- China essentials
- Latest Articles
- All Articles
- Travel Guides
Beijing is the capital of China. It’s a fascinating city that blends the ancient and the modern, sometimes on the same street. At over 3,000 years old, Beijing is one of the oldest cities in the world. It’s also home to seven UNESCO World Heritage Sites.
Big, sprawling, and crowded, Beijing draws in millions of tourists every year. It also has a population of over 21 million people, so don’t expect many quiet, private areas in the city.
But if you can handle the crowds, then you can spend some time in one of the oldest, culturally rich cities on the planet.
Once known for having amongst the worst air pollution in the world, Beijing’s air quality has improved over the last few years. There’s an ever-growing number of electric cars and buses on the road.
Despite this, Beijing is still hooked on dirty fossil fuel energy like most global cities.
Not only is Beijing the political capital of China, it’s the cultural capital.
Beijing has a strong culture, mostly influenced by the predominant Han Chinese ethnic group.
However, you’ll also find ethnic minorities in the city such as Hui, Mongol, and Manchu, giving it that extra flare and touch of mystery.
Some of the most well-known cultural icons in Beijing are:
Beijing is an ancient city with a modern sensibility.
It’s busy and crowded and yet heaves with the slower pace of its past. And it’s this past that make up some of the best things to do in Beijing.
Wondering about the best time to visit? See this page for more information.
Beijing is one of the best places to see the Great Wall of China.
Built over hundreds of years by different states and dynasties to repel invaders and protect the Silk Road, parts of the wall are over 2,300 years old. It stretches over 6,000 km (3,728 mi) and parts of it are still in fairly good condition.
Here are some of the sections you can visit:
Unless you’re really pressed for time in Beijing, avoid Badaling. It’s the most visited section of the Great Wall of China because it’s the closest to Beijing, not because it’s the best.
Built in 1406, the Forbidden City is the largest ancient palace in the world and the best-preserved imperial palace in China.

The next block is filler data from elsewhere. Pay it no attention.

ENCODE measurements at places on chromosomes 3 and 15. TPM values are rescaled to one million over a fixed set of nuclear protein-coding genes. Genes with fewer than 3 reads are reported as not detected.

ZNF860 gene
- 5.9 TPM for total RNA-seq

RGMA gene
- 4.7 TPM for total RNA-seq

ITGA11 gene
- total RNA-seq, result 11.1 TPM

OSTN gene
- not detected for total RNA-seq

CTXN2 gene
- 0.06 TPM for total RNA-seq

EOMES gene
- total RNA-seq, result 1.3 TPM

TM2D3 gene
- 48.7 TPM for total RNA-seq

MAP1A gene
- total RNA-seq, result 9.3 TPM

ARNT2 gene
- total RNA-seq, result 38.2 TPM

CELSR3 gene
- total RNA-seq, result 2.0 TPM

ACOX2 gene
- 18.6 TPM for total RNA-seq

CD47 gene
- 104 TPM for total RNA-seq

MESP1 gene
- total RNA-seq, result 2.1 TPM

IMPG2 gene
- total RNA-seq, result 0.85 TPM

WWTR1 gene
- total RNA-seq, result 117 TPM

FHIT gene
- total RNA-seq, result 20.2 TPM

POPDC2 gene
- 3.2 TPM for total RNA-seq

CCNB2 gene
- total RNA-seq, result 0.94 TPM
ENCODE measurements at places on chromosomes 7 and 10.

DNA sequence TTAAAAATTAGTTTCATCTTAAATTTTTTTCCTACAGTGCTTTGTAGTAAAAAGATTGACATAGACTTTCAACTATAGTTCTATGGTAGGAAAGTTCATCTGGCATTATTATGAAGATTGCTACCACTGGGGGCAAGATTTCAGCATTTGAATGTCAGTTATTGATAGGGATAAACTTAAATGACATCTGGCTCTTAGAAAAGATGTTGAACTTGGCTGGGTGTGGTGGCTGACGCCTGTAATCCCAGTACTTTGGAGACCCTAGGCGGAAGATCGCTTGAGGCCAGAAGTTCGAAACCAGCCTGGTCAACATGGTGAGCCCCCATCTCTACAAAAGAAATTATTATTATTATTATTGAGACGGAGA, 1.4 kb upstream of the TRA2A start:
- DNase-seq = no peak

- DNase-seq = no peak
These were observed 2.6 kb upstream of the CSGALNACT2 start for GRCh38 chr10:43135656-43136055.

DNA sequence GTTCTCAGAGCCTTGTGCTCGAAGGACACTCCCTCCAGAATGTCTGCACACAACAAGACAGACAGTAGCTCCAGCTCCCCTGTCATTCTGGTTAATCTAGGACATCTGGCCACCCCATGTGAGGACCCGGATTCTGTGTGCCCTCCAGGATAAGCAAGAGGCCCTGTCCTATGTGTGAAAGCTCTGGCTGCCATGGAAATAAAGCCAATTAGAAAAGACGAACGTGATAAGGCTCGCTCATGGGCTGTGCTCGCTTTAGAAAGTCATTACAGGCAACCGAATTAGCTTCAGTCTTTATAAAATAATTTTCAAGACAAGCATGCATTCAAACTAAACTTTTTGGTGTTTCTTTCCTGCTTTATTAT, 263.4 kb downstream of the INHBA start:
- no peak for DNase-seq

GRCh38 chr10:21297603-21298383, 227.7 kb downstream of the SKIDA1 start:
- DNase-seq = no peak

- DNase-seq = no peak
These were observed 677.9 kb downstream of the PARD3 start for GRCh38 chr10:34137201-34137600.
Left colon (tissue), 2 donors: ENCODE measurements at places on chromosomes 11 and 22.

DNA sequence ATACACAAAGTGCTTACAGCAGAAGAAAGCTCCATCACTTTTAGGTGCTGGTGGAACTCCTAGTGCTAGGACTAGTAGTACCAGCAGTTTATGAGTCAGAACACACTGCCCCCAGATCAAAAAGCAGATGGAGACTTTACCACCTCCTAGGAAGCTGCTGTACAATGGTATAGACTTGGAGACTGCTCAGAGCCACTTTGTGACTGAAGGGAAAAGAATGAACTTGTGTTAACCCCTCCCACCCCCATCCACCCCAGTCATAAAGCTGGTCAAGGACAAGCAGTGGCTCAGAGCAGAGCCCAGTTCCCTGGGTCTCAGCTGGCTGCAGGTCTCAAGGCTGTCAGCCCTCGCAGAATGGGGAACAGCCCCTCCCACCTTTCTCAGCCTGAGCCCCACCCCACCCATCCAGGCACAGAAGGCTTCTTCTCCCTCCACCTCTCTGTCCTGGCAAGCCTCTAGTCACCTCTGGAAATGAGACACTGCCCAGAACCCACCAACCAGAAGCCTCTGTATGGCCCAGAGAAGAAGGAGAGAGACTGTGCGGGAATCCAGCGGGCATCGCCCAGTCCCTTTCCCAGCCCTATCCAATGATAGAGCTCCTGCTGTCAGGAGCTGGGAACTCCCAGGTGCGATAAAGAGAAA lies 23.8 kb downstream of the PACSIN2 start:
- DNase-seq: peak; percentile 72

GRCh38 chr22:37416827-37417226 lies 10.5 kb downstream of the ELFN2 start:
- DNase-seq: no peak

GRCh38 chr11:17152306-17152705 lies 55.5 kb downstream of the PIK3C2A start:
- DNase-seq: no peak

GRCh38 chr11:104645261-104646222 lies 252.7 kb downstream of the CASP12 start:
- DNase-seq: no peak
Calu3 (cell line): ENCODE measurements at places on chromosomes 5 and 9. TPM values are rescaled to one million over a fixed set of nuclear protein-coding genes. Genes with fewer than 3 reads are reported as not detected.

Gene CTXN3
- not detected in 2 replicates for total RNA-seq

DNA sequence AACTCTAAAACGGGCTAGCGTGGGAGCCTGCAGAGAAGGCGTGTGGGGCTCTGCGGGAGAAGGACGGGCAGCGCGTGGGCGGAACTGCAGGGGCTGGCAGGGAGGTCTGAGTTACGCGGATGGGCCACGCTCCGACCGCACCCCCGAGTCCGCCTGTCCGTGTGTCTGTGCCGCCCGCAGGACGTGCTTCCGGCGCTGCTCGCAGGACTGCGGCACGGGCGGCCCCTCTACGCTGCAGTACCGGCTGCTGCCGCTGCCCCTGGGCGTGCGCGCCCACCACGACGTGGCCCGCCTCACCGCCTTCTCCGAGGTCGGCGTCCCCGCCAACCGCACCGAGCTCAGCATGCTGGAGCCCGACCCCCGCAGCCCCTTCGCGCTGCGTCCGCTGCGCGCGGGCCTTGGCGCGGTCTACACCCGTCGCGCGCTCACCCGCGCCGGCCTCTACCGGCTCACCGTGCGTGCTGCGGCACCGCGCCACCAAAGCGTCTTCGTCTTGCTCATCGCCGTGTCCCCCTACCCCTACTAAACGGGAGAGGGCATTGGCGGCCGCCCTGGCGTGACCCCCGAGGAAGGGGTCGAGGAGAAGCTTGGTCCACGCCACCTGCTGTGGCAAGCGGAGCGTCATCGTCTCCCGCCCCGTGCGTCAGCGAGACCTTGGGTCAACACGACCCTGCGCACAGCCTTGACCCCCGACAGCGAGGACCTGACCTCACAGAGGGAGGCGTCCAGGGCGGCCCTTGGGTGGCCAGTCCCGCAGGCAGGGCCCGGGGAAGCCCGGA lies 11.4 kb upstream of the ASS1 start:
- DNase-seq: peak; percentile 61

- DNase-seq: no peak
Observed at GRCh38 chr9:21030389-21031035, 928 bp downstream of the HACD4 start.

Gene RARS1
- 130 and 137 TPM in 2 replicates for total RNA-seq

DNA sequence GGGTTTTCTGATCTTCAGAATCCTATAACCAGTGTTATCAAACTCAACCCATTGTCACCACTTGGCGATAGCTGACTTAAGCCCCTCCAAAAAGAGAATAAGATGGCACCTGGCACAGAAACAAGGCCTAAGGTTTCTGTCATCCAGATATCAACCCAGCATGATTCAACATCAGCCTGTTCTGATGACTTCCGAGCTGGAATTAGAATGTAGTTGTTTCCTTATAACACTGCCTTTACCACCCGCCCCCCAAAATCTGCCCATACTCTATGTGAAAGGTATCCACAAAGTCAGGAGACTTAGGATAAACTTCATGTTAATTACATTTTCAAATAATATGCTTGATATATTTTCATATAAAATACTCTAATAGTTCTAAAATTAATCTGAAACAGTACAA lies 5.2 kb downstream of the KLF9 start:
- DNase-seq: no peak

For 500 years, it saw the triumphs, victories, trials, and failures of China’s imperial families and officials. Today, it’s one of the most important palaces in the world and draws in millions of tourists every year.
While you’re visiting the Forbidden City, make sure you check out Tian’anmen Square. You can’t miss it – it’s just out the front.
Also stop by the Palace Museum, which houses the best collection of Chinese artifacts in the world. It’s one of the top museums in China.
The Temple of Heaven was and is one of the most holy temples in Beijing.
It’s located in the southeastern part of central Beijing and is considered to be a supreme achievement of traditional Chinese architecture.
From 1420 to 1900, emperors from the Ming and Qing dynasties worshiped and prayed there. Today, it’s a popular spot for tourists and locals doing morning exercise in a meditative environment.
Like the locals do, bring an umbrella if you’re visiting the temple on a scorching hot summer’s day. There’s not much shade around.
You can’t visit Beijing and not eat Peking Duck.
The dish dates back about around 600 years to the Ming Dynasty and was once a favorite of the emperor.
But even if you aren’t interested in the dish’s history, it’s still perfectly cooked duck, with a thin, crispy skin and thick, sweet sauce.
If you enjoy getting out in nature, then you need to visit the Summer Palace while you’re in Beijing.
The surrounding gardens are the best-preserved imperial gardens in the world and the name means ‘Nourishing Peace Garden’, for its tranquil and soothing atmosphere.
Chinese opera is famous around the world, and you don’t need to speak Mandarin to enjoy it.
Beijing’s dominant form of opera, known as Peking Opera, combines dance, costumes, music, acrobatics, mime, and voice to tell colorful and symbolic stories.
This is an experience not to be missed, so make sure that you book in for a show at one of the popular local theaters like:
Beijing has some of the best markets in the world.
You’ll find everything in the markets, from antiques to arts and crafts, souvenirs, incredible food, clothes, and jewelry.
Some of the best and most popular markets in Beijing are:
After a busy day of touring, it’s time to refuel with some delicious, famous Chinese food.
Although the shopping and the cultural attractions around Beijing are amazing, the food is still the best thing about the city.
The food all over China is just as amazing as the stories say, though it is a little different to the Chinese food that you probably eat back home.
You’ll find everything from 5-star restaurants to tiny local street food stalls in Beijing. And the food will probably be equally good in all of them.